Message at Durham Friends Meeting, November 11, 2018
I want to share some thoughts about listening, being bold, and looking for the Divine in everyone. I’ll open by reading Dwight Wilson’s psalm 13 in Modern Psalms in Search of Peace and Justice.
For most, it would be easiest
to see You perform
solo on the universal stage
while we sit in the audience, eating popcorn.
That is not the design.
We are in this love together;
You as Spirit Prodding,
we as physical beings charged
with improving unfinished work.
We seek to perfect Your creation.
With wars and terrorist attacks
all across the globe,
and hatred running rampant,
apathy is not a choice.
We must act, or close the road
to our descendants’ survival.
Through Your call to love
You bring an arsenal of compassion.
Help us sing in tune,
spiritually rising to conquer evil,
fortifying the world
with our unwavering love.
Being a better listener has been one of my life goals. I have to work really hard at it, because I know that my attention is easily distracted. If a speaker says something that reminds me of something else, my mind can go off on a tangent about that instead of staying focused on what the speaker is actually saying. If you mention birds or ducks for example, I might start thinking about the antics of our ducks or what birds I am seeing at the feeder. I have developed strategies to help me maintain focus, like taking notes or doodling or maintaining eye contact, and use these when I can.
I’ve never been a bold person. I look around and see and hear the problems and needs of the world. I worry and wish others would do something. Every year at yearly meeting sessions I hear about great work that Friends are doing, with immigrants, with prison reform, and with many other issues. It’s always very humbling. I admire people like Wendy taking action on environmental problems. Oh, I do little things that I hope help the world, but don’t step into bold action myself. So lately I’ve been praying and meditating on how I can be bolder to help this world be a better place.
A couple weeks ago I went to one of the Makeshift Coffeehouses that Craig organizes. I’d hoped to have my husband, or a friend go with me but ended up going alone. This was definitely out of my comfort zone, and I didn’t even feel I could take my doodling supplies with me. I’d have to rely on my interest and care for others to stay focused.
The theme of the coffee house was why we vote the way we do. I WAS really interested to hear what people said. I truly don’t understand why many people believe the way they do and vote the way they do. I truly wanted to know as I have been especially discouraged about this country’s heated and angry political rhetoric and how people are swayed by it- myself included. But I have been shy and hesitant to talk with others about politics if I know they are on the “other” side of the political spectrum. It’s hard for me to remember to look for the Divine in someone whose words are strident, self-righteous, or deliberately divisive.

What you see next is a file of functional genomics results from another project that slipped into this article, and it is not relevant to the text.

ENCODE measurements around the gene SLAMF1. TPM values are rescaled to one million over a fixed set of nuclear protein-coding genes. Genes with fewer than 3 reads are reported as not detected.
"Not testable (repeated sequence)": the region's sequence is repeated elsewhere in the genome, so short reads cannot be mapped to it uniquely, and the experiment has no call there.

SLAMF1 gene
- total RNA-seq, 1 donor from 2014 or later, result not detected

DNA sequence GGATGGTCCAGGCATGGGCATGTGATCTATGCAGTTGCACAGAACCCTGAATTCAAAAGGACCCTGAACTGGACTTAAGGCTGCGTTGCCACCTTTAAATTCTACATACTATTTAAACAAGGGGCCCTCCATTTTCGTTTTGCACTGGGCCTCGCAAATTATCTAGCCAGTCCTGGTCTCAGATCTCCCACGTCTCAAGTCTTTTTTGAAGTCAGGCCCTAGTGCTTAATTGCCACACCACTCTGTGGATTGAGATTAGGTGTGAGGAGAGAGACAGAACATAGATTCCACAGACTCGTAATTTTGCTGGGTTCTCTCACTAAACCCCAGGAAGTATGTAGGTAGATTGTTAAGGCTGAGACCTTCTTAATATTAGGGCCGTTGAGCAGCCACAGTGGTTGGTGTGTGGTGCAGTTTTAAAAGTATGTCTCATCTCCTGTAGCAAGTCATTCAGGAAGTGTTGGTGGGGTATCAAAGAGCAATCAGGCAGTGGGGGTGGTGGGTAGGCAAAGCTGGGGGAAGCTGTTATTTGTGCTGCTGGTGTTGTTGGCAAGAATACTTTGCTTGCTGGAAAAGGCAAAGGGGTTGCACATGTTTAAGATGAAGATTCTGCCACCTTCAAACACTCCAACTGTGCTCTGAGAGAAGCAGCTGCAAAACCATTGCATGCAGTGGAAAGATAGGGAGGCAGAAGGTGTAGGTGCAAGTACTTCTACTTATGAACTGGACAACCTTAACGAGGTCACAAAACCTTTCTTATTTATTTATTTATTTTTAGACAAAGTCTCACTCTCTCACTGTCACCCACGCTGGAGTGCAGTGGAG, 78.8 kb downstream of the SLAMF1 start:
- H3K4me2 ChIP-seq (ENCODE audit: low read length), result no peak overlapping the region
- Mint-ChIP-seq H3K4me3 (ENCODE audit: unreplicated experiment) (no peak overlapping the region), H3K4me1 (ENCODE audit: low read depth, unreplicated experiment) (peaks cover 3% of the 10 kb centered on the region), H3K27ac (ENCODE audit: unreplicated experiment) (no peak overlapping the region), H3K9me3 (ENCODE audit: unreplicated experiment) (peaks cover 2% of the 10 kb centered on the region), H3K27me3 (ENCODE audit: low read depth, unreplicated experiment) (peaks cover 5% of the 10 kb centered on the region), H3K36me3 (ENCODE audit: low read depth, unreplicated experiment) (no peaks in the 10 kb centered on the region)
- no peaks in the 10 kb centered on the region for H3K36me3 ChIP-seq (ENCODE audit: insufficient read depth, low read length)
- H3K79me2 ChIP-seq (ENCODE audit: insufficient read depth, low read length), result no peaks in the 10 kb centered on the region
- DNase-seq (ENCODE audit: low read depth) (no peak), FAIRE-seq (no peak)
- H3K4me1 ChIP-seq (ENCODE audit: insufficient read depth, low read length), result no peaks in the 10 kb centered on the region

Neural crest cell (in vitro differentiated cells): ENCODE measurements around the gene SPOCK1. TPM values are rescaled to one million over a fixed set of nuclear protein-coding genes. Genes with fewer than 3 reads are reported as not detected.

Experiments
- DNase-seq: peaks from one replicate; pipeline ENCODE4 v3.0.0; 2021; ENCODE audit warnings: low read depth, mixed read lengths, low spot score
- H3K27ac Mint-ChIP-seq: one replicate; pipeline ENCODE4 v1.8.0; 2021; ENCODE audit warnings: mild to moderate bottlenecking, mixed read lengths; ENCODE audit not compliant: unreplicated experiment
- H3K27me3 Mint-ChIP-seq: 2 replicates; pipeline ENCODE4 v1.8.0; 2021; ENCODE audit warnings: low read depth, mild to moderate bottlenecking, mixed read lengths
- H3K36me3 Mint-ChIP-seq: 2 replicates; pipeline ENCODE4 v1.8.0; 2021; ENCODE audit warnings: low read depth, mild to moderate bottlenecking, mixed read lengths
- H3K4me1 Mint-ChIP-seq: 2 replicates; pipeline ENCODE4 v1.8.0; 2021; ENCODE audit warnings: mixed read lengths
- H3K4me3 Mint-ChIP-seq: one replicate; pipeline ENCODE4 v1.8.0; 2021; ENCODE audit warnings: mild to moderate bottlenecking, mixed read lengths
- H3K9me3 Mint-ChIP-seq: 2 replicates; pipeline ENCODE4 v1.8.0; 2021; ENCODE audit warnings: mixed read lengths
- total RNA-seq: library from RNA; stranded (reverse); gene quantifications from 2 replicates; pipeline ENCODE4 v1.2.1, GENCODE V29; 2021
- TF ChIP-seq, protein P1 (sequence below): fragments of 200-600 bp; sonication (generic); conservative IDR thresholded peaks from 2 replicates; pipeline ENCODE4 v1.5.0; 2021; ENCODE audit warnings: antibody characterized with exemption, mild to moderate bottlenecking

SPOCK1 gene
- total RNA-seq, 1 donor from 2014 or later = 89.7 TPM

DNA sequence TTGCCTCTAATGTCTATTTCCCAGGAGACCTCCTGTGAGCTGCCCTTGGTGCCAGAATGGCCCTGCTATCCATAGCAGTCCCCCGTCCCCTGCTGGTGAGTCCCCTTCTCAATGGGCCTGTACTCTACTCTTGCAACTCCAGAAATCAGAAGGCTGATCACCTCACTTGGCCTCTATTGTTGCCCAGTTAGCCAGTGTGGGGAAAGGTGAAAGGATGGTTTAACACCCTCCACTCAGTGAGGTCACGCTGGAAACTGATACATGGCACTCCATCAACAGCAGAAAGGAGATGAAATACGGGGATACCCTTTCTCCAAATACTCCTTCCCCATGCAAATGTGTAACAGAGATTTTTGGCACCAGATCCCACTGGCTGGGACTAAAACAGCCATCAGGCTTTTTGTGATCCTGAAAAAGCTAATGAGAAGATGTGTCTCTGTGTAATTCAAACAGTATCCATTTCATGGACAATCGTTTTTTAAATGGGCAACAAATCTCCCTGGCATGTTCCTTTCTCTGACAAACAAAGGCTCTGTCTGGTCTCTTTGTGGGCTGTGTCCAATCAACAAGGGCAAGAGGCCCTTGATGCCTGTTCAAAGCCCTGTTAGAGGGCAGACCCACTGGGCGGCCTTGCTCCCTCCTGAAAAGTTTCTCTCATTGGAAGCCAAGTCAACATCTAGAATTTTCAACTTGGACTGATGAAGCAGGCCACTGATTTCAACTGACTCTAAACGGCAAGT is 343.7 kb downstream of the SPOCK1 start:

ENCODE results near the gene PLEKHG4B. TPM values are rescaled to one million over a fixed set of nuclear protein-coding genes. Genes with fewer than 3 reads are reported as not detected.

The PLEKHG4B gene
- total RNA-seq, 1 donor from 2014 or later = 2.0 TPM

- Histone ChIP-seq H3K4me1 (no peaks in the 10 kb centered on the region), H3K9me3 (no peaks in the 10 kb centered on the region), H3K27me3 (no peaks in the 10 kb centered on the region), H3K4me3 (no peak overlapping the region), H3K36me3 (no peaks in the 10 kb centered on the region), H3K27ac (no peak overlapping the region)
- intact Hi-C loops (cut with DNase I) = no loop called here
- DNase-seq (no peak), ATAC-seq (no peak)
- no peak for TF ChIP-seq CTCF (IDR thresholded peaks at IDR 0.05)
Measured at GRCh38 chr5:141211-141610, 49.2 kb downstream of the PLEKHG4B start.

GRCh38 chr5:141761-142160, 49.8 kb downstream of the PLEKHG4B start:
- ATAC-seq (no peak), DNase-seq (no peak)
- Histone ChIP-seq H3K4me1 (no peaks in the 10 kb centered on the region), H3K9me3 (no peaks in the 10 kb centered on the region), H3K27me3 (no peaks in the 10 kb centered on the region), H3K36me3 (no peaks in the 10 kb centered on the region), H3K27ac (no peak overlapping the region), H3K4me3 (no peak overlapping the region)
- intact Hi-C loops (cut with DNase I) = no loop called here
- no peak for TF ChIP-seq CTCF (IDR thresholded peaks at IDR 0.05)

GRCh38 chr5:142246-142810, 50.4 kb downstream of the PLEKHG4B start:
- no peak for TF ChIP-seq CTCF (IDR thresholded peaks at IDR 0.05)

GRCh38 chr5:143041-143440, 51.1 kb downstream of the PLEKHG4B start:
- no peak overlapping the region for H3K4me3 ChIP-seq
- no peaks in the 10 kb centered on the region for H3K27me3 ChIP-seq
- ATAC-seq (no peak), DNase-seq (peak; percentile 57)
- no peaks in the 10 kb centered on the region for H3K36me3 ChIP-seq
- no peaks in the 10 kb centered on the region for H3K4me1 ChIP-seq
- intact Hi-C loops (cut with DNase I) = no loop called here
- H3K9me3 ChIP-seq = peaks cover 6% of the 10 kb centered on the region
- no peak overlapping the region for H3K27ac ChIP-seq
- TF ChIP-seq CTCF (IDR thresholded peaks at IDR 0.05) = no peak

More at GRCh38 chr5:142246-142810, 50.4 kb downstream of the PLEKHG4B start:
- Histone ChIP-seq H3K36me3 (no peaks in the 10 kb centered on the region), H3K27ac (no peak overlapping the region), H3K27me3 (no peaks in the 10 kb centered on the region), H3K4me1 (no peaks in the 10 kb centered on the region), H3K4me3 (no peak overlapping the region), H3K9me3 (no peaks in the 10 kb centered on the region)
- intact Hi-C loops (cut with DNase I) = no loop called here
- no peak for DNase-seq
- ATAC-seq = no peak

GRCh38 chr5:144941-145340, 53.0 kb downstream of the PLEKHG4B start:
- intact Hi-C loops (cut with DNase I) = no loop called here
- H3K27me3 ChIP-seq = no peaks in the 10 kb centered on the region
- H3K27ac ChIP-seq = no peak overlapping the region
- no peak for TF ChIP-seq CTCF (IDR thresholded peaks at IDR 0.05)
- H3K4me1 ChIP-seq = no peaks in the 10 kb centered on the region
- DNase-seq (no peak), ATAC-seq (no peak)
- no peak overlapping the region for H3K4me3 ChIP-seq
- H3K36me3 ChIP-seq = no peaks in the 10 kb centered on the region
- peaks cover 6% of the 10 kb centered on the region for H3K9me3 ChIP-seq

If you know my social and political beliefs, you know that I lean liberal. Sitting at a table with a number of self-identified very conservative people was enough to keep me focused. After a time, I realized that conversations during a two-hour coffee house were only scratching the surface. It would take much longer and more effort on my part for me to truly understand any of the people at the table.
One woman, when asked why she felt she was conservative, described growing up in a way very similar to mine, then went on to state her views about one issue that were quite different than mine. She also felt she had been snubbed by neighbors because of her conservative views. As the coffee house ended, I had the urge to ask her to meet me for coffee someday to learn more. I got her attention and started talking with her, then another woman came along, and they walked away together. I didn’t try to get her attention again so never made the offer but have regretted it.
This was a powerful reminder that we need focus and boldness to listen and respond to the Divine, just as we need focus and boldness to listen and respond to each other. I need to be better not just at listening for but also at carrying out those nudges from the Divine, like asking the woman to join me for coffee.
I’m grateful to this Meeting and the wider yearly meeting of Friends for inspiring me and reminding me to listen, be bold, and continue to look for the Divine in each person.
I’ll close with a poem by a 14th century Persian poet named Hafiz.
If God invited you to a party and said,
“Everyone in the ballroom tonight will be my special guest,”
how would you then treat them when you arrived?
And Hafiz knows that there is no one in this world who is not standing upon God’s jeweled dance floor.
(Hafiz’s poem is from Love Poems from God: Twelve Sacred Voices from the East and West, translated by Daniel Ladinsky; Penguin Compass Press, 2002. Dwight Wilson’s psalm used with permission of the author.)